WASHINGTON (Reuters) - Late-night TV comedian Jimmy Kimmel admits he is anxious about headlining his first White House Correspondents Dinner this coming Saturday, and his self-confessed lack of insight into Washington doesn’t help calm his nerves.
The star of ABC’s “Jimmy Kimmel Live!” told Reuters his interest in politics is roughly equal to his interest in sports — and in reality TV star Kim Kardashian.
But Kimmel is playing to comic effect. When prodded, he unleashes his wit on Washington’s most powerful lawmakers who provide no shortage of good material for him and his writers.
“I will feast on stupid comments,” Kimmel said with glee about his upcoming gig, noting that out on the campaign trail “there seems to be a glut of dumb things being said.”
His take on Newt Gingrich is that the lagging Republican presidential hopeful is “really on a pie-tasting tour of the United States.” Former candidate Herman Cain should be the vice president nominee because his pizza-making days provide the grist for great comedy.
The Brooklyn-born, Las Vegas-raised Kimmel may make as much fun of himself as he will of those in the elite audience of media stars, political powerbrokers and Hollywood celebrities. After all, he was fired from four radio stations and got into show business simply to become a friend of David Letterman.
To calm his nerves, he writes jokes, and his hope is to have a “nice mixture of prepared and off-the-cuff comedy” for the black tie gala. Here are a few hints of the ammunition is in his joke holster:
* On presumptive Republican presidential nominee Mitt Romney: “Mitt Romney looks like a Sears catalog model.”
* On former candidate Rick Santorum: “I am fascinated by Rick Santorum ... and the array of things he’s fighting for. Why bring pornography into it? What does that have to do with running for the White House? You are losing the male vote basically by going against pornography.”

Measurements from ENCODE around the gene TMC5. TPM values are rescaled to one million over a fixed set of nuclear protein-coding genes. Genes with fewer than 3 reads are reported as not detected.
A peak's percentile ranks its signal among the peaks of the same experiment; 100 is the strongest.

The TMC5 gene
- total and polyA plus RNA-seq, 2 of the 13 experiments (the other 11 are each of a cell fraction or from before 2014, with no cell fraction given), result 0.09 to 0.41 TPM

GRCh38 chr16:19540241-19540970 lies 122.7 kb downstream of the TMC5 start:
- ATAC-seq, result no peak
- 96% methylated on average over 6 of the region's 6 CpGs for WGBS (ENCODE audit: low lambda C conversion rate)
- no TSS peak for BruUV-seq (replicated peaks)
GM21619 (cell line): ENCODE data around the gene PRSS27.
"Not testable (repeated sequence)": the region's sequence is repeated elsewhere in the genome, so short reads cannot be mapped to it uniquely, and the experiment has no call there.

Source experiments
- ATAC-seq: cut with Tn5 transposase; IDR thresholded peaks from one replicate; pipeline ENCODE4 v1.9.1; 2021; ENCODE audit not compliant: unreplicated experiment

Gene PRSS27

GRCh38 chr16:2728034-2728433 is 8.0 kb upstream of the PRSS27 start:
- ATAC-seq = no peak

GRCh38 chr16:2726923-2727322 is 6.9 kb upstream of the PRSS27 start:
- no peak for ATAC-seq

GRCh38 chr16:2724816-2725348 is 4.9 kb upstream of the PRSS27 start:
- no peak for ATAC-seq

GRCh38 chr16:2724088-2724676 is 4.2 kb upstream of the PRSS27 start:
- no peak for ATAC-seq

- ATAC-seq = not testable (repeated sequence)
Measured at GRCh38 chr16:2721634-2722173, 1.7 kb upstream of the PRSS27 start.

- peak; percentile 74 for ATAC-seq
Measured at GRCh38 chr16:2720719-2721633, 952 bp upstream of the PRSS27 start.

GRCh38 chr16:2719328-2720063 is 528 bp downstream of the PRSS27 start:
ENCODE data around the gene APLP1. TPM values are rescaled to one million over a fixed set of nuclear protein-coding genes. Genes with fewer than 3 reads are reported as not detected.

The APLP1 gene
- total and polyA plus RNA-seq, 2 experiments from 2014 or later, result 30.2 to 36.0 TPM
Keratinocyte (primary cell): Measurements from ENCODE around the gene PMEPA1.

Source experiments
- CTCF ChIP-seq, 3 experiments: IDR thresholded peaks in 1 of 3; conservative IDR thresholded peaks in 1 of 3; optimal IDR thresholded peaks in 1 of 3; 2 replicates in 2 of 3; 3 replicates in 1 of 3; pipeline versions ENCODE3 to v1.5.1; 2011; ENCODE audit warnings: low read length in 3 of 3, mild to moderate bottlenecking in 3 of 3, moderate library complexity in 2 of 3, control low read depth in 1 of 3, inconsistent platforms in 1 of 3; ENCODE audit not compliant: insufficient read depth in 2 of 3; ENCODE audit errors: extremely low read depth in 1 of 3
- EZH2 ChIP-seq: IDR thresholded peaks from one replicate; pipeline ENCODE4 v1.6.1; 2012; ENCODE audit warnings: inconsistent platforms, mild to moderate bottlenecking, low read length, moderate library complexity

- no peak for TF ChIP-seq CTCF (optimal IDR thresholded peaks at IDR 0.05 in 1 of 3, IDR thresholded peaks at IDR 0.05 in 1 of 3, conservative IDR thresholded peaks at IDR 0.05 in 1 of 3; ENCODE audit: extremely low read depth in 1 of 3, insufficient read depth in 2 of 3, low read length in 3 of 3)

* On former candidate for vice president Sarah Palin: “Now she is stationed up in Alaska all the time, she doesn’t have a professional hair or makeup artist any more, she is starting to look like a mom on ‘Toddlers and Tiaras’. Her hair looks like bees are doing it for her.”
* On his picks for Republican VP: “Herman Cain is a lot of fun and the pizza angle is an endless fountain of comedy. (Rapper) Flavor Flav would be great ... Chris Christie, who seems to gain 10 pounds every time I see him, would be a great vice president.”
* On Supreme Court Justice Antonin Scalia: “Under that robe, Justice Scalia is an Italian guy. He’s had his balls busted for probably his whole life by his family.”
* On President Barack Obama: “If I was filling out a bracket, my bet would be that he would win.”
JAY CARNEY ‘14-YEARS-OLD’
Obama, who precedes Kimmel in the night’s comedy line-up, might not get skewered so much, but not because Kimmel will pull punches. He gets a thrill from making fun of people to their faces.
“It’s hard to make fun of Obama in general because he’s a cool character,” Kimmel said. “Outside of his ears, there’s not a whole lot.”
But Obama’s recent open mic goof with Russian leader Dmitry Medvedev might lend itself to roasting. And Washington always dishes up its share of scandals that provide rich material. Last year, it was demands that Obama produce his birth certificate. This year, it could be sex and the Secret Service or the lavish Las Vegas bash held by the General Services Administration.
Kimmel finds humor in Washington rituals, including press briefings with White House spokesman Jay Carney. “He is only 14-years-old, so you have to take that into account,” Kimmel said.
On the White House press briefing itself, Kimmel said: “I have a feeling it will be entirely different 20 years from now and people will be flour bombing the president.”
Kimmel has the material, but there are other worries on his mind, like whether people will be eating while he performs (“people do not laugh or clap while they are eating”) or trying to match the success of last year’s headliner Seth Meyers (“I wish I was on the year after Rich Little”).
And then there is the problem of finding chemistry with an audience more interested in schmoozing with each other than, perhaps, listening to a Hollywood comedian.
The challenge is more daunting to Kimmel than his other big gig of the year, the television industry’s Emmy Awards.
“I go into these situations with a lot of optimism, thinking that people have a great sense of humor, and then I am almost always surprised that they didn’t afterwards,” said Kimmel.
“But it’s better to go in blindly with a big smile on your face and come out trembling.”
Reporting By Mary Milliken; Editing by Bob Tourtellotte